I’ve been thinking about attorney fees a lot lately, mostly from the perspective of how clients can recover and hold onto appellate-fee awards approximating what defending an appeal would actually cost. Doing so is no small feat, given that trial lawyers tend to ask for too little, fact-finders often decline to award the full amount sought, and appellate courts are starting to closely scrutinize the amounts awarded.

In my research, I came across a recent decision in which part of the fight involved whether the prevailing party could recover attorney fees incurred solely to secure a fee award. The case is KBIDC Investments LLC v Zuru Toys Inc., No. 05-19-00159-CV, 2020 WL 5988014 (Tex. App.—Dallas Oct. 9, 2020, no pet. h.) (mem. op).

In KBIDC, the issue arose after the trial court granted summary judgment for the party seeking fees, leaving the amount of fees to be awarded as the only remaining issue. The non-prevailing party contested any award for fees incurred after the summary judgment because those fees related solely to the litigation concerning the fee award and not the underlying claim.

It’s not hard to imagine a similar argument being made in other circumstances. For example, I recently worked on a case in which my clients were entitled to recover fees after reversal and remand. The amount of the fee award was the only issue left for determination.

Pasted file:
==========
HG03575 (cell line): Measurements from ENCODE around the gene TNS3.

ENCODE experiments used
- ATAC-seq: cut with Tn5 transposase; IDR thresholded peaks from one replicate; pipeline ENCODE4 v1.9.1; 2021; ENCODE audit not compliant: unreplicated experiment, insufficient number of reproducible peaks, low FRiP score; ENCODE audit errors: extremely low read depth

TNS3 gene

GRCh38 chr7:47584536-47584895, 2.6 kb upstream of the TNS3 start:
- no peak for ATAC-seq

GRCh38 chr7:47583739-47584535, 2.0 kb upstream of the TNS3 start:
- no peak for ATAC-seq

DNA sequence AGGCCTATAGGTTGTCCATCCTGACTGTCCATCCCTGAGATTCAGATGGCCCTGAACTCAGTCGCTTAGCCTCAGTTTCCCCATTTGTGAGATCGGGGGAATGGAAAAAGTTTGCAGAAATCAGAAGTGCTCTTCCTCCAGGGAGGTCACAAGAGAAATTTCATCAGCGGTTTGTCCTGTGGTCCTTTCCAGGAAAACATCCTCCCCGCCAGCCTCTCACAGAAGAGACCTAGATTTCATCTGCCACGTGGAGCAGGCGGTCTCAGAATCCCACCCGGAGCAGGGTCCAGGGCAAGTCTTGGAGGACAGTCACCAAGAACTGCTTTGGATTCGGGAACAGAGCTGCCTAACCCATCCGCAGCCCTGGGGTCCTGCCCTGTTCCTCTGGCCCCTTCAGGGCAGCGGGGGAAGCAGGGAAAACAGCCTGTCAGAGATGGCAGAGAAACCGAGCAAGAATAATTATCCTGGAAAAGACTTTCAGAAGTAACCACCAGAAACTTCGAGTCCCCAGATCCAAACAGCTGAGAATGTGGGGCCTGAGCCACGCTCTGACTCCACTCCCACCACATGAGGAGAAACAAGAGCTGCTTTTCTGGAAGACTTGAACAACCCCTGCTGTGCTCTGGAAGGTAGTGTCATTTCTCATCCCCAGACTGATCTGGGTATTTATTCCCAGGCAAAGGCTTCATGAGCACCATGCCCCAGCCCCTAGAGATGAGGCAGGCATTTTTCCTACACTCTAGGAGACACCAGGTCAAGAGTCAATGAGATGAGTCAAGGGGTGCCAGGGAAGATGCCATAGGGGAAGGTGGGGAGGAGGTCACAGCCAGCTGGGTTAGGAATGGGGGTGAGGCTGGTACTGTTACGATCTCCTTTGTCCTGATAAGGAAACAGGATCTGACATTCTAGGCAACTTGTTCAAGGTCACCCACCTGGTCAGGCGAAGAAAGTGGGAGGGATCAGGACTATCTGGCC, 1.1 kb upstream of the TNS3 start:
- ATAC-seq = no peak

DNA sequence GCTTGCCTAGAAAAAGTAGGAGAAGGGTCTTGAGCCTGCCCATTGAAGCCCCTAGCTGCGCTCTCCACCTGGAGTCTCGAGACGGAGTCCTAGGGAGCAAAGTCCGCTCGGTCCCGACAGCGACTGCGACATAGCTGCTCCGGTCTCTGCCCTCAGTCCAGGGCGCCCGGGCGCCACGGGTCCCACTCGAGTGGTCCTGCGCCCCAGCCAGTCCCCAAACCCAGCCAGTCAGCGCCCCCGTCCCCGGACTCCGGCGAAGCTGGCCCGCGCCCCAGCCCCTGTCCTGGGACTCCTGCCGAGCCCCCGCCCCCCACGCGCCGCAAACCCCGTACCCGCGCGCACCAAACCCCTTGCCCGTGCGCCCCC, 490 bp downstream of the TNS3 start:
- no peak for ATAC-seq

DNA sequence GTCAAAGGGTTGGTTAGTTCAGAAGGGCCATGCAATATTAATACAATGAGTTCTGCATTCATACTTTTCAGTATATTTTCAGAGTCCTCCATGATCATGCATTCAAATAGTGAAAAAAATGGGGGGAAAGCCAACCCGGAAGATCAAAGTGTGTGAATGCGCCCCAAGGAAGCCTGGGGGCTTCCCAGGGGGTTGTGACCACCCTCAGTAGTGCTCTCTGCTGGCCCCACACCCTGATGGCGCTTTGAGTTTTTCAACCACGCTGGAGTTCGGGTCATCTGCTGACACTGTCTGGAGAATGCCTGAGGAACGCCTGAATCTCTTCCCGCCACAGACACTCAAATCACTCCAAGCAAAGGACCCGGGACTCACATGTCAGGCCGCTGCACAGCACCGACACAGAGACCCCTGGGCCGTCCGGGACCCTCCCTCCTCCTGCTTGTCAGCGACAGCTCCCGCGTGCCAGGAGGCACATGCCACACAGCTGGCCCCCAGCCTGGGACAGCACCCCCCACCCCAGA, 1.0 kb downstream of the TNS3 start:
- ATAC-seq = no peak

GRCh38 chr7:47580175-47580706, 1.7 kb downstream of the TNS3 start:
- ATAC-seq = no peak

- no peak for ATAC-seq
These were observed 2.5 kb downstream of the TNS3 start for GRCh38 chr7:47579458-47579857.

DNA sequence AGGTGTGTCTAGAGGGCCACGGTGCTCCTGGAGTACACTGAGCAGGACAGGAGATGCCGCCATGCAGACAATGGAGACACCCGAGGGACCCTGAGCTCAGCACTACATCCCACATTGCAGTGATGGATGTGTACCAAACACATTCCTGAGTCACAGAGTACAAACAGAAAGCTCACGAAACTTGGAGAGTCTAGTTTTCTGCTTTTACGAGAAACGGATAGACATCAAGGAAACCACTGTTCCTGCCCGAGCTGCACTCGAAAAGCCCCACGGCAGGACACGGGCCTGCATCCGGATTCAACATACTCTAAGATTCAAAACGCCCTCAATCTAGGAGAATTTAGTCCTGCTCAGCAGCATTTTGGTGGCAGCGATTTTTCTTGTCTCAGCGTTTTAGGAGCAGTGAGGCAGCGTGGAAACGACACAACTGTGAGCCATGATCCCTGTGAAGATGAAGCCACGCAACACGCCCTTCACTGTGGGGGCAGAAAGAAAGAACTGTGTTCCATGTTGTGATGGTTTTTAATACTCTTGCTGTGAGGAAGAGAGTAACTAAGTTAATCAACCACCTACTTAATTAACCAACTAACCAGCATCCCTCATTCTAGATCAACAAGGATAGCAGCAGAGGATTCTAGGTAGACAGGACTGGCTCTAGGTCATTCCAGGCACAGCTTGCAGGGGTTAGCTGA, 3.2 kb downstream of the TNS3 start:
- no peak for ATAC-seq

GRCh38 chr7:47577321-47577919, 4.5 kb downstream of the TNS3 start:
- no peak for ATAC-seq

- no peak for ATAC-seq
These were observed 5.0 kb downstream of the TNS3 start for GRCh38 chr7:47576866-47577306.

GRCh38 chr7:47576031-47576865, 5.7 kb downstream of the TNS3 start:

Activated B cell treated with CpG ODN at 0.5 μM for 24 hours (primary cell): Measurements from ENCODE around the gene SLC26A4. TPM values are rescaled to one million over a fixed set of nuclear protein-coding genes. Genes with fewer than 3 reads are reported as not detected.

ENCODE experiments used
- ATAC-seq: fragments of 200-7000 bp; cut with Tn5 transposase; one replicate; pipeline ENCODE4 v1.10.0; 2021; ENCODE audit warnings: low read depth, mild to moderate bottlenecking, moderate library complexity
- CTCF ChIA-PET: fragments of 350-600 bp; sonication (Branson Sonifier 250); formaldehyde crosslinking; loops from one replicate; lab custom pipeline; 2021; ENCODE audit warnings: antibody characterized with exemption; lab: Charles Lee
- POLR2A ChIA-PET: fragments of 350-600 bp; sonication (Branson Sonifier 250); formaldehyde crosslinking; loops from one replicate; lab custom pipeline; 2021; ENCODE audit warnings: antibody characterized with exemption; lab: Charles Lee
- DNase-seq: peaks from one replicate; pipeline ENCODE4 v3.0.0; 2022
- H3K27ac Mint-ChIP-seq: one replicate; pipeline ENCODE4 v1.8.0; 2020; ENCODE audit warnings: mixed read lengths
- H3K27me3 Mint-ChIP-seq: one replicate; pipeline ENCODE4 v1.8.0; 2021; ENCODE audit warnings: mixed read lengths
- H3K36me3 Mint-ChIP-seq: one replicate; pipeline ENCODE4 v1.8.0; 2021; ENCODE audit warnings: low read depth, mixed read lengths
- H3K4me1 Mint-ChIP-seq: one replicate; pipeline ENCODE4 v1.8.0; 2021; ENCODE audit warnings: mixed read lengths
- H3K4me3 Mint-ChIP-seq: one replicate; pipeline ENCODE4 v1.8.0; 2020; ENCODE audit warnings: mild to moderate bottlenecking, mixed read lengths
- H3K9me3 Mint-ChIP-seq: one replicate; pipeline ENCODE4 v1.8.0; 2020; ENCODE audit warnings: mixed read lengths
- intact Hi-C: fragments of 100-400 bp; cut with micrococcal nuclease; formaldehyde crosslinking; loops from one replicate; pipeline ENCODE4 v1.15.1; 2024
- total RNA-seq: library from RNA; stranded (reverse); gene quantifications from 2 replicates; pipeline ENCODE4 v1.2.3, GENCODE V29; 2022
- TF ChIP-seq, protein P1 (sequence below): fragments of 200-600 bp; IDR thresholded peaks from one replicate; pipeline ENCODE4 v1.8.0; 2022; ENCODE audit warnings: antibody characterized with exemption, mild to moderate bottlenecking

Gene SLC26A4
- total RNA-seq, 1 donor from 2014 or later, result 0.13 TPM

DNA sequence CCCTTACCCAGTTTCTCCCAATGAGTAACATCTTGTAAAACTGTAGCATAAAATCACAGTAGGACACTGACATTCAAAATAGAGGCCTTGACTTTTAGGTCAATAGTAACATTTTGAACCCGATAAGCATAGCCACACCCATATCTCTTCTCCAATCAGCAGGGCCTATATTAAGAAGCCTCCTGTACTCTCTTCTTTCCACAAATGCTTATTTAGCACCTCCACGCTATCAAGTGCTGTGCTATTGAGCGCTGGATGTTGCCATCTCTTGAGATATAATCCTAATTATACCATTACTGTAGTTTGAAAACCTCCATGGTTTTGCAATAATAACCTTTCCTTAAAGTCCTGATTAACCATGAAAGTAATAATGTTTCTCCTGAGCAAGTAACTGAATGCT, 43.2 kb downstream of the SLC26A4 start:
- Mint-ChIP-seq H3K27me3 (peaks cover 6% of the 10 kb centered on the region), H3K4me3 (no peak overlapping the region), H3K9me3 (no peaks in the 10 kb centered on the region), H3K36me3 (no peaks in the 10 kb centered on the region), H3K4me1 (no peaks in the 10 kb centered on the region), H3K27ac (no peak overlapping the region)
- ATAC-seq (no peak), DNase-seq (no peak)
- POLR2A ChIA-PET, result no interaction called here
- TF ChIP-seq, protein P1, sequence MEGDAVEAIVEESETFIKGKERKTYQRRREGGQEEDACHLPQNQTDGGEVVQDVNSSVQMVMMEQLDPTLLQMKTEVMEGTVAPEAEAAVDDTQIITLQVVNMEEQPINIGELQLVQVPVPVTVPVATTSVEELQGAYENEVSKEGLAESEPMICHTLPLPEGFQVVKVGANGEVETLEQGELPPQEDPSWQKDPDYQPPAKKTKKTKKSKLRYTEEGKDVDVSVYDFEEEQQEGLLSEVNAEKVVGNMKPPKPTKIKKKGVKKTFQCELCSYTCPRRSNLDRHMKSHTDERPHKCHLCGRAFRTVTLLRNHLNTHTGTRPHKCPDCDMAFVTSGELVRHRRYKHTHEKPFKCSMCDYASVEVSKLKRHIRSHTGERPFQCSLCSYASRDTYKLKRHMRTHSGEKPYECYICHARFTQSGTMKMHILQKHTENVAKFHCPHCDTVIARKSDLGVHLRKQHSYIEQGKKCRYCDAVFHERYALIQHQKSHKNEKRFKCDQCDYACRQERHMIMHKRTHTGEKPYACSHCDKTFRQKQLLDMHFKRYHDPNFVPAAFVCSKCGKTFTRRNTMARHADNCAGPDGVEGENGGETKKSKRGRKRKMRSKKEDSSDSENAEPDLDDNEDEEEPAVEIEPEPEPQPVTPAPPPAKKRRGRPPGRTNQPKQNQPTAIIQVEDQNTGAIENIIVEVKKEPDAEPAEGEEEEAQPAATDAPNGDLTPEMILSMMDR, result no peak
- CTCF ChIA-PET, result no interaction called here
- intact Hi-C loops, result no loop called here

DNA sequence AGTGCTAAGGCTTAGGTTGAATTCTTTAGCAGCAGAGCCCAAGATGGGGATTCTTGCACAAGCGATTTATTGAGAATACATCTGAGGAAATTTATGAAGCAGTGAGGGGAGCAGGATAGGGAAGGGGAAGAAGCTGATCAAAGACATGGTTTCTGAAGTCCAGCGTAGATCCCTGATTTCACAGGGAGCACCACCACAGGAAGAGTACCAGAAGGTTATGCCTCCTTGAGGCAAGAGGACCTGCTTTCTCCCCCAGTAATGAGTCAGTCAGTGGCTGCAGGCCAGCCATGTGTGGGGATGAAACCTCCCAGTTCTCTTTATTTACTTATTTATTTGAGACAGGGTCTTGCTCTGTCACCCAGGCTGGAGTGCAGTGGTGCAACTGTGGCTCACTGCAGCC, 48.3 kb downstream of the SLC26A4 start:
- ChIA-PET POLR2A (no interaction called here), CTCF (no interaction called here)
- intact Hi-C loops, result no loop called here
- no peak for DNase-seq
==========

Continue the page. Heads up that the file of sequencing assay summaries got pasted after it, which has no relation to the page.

Consider the Source

Under KBIDC, whether you can get “fees for fees” will depend on any specific limitations in the statute or contract authorizing fee-shifting. Language authorizing recovery to “a party who prevails in a suit under this [provision]” captures reasonable and necessary fees incurred to obtain the fee award. But language limiting fees to those “incurred in the defense or prosecution of the statutory [or contractual] claim” or something similar may not.

Whichever side of the issue you’re on, know what your statute or contract says. Wrongly assuming that fees for recovering fees will (or won’t) be recoverable could be costly.